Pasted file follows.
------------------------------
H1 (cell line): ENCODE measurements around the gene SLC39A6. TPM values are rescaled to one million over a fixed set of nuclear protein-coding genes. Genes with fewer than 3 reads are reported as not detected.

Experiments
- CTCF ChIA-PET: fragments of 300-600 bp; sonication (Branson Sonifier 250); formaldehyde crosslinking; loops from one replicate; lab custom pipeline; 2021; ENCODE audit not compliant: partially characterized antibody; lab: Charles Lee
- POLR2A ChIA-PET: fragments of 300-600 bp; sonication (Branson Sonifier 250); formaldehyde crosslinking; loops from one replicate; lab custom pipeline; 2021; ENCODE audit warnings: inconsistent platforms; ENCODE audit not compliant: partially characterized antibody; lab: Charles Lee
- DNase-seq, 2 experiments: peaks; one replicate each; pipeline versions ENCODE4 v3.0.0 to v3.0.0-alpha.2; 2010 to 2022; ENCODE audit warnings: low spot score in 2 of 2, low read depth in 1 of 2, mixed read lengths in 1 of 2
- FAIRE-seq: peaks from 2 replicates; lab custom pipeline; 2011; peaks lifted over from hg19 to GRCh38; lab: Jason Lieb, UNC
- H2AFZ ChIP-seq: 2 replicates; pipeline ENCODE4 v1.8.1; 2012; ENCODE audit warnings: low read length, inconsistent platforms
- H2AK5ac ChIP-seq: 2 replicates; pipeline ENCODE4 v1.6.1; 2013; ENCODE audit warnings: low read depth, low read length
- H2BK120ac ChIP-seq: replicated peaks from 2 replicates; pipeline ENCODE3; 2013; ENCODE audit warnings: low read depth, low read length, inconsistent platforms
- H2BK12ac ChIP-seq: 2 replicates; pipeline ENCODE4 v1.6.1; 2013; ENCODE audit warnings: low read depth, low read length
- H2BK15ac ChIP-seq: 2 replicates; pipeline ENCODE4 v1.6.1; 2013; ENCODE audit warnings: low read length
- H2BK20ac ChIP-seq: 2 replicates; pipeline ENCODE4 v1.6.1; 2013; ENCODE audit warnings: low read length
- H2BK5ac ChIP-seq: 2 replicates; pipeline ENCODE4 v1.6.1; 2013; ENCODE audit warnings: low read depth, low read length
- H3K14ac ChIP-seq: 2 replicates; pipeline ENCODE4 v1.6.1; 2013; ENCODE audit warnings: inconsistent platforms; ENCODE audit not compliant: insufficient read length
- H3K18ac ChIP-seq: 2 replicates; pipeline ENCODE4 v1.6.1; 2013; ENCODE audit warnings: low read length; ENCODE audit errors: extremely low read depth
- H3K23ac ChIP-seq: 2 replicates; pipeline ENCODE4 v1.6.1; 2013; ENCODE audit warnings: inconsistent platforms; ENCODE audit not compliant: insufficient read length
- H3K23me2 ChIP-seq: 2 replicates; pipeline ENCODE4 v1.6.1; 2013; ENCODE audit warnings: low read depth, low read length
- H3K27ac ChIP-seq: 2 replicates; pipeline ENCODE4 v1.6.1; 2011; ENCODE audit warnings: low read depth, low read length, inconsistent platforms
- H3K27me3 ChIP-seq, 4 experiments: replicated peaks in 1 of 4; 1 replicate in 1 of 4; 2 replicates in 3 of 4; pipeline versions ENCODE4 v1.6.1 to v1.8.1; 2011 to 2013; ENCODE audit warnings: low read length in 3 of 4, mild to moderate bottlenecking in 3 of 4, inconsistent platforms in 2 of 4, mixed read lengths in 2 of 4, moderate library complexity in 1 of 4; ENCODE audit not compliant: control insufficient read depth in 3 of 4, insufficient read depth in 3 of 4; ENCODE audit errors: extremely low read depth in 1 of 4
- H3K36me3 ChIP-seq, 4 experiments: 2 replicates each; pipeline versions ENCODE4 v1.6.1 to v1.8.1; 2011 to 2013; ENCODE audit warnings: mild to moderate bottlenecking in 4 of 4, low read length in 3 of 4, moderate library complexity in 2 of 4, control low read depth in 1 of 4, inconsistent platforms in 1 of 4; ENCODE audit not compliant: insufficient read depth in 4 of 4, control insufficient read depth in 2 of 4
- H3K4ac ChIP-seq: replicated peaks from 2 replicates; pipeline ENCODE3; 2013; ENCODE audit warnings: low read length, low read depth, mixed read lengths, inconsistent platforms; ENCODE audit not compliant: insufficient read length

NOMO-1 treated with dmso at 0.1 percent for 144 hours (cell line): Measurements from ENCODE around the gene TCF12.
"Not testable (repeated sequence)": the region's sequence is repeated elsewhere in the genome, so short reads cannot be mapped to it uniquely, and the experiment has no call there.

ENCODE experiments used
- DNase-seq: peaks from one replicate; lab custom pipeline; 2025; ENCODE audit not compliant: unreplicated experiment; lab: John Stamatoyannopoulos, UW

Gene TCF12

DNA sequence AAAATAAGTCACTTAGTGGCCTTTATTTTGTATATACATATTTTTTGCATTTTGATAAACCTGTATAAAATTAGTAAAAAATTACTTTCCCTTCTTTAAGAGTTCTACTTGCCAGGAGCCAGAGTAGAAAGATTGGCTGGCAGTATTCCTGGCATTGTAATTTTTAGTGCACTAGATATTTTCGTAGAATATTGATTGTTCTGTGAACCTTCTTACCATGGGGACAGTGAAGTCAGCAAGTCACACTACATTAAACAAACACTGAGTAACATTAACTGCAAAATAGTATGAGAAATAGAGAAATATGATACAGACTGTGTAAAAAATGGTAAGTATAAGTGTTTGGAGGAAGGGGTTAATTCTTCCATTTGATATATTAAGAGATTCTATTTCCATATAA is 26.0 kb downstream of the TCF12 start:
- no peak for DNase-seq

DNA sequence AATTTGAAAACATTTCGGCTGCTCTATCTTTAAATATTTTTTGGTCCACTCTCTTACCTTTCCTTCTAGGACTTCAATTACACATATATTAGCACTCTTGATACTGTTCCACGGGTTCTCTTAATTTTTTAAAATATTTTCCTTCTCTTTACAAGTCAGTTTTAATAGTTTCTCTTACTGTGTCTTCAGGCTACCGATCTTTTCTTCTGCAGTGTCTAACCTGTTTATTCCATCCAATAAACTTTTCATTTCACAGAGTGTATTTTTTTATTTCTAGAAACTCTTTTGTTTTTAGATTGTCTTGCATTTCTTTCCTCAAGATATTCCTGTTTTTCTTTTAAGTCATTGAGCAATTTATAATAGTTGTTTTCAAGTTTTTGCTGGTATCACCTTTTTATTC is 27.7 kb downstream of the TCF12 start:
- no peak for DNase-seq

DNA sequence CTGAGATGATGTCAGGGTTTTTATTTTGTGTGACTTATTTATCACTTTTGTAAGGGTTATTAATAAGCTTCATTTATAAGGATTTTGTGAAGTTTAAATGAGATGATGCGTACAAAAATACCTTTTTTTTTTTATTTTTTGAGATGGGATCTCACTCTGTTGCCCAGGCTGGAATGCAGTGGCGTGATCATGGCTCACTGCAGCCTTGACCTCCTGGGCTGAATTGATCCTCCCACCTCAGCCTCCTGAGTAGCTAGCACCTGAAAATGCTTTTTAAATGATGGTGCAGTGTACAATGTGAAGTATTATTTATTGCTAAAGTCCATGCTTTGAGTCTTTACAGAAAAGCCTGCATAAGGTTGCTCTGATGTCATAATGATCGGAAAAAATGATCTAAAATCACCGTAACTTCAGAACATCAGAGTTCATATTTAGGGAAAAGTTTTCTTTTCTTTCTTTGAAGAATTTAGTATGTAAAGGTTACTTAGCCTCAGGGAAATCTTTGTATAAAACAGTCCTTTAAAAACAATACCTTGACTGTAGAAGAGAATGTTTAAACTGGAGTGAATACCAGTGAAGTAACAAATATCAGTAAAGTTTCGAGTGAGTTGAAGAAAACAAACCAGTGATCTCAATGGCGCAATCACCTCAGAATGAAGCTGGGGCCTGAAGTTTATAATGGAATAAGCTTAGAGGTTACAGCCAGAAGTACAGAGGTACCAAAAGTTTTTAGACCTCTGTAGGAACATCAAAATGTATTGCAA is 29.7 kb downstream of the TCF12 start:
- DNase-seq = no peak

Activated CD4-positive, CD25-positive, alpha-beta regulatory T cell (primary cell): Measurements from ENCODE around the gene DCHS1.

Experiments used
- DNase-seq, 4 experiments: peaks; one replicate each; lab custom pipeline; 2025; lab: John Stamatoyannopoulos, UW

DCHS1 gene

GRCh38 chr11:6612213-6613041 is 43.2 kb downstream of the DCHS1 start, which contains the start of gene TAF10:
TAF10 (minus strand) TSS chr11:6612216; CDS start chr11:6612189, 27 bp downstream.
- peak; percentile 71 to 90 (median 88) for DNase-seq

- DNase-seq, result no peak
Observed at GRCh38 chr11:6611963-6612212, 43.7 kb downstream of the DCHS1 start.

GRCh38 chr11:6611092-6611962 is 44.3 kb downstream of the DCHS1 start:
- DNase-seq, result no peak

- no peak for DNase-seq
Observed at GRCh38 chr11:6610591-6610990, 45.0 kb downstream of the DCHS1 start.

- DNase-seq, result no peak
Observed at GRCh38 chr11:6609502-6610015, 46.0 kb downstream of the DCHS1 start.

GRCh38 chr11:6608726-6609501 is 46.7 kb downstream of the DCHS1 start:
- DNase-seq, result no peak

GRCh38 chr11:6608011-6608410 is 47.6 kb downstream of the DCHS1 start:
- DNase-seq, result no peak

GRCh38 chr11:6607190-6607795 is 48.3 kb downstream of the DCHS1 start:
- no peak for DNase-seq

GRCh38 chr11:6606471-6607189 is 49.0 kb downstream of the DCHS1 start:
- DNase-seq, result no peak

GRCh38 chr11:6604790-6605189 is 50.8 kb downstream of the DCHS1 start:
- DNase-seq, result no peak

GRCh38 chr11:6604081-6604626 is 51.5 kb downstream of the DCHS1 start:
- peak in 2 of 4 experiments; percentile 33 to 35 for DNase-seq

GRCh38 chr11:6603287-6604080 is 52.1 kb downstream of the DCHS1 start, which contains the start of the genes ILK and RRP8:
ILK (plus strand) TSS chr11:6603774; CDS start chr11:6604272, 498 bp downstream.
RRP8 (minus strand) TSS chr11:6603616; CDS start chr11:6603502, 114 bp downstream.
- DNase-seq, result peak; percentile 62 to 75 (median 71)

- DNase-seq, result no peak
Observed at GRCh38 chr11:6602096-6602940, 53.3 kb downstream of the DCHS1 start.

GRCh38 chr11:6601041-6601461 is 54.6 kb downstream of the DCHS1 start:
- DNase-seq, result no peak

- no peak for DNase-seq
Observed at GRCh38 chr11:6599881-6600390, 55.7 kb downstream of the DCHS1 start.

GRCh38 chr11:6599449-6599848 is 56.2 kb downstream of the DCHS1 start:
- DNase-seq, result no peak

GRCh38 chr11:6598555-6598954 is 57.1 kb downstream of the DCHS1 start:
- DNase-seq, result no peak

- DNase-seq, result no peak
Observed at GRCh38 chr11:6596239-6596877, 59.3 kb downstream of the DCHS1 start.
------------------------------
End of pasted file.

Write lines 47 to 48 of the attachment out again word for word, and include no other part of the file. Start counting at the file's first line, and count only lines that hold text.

Observed at GRCh38 chr11:6609502-6610015, 46.0 kb downstream of the DCHS1 start.

GRCh38 chr11:6608726-6609501 is 46.7 kb downstream of the DCHS1 start: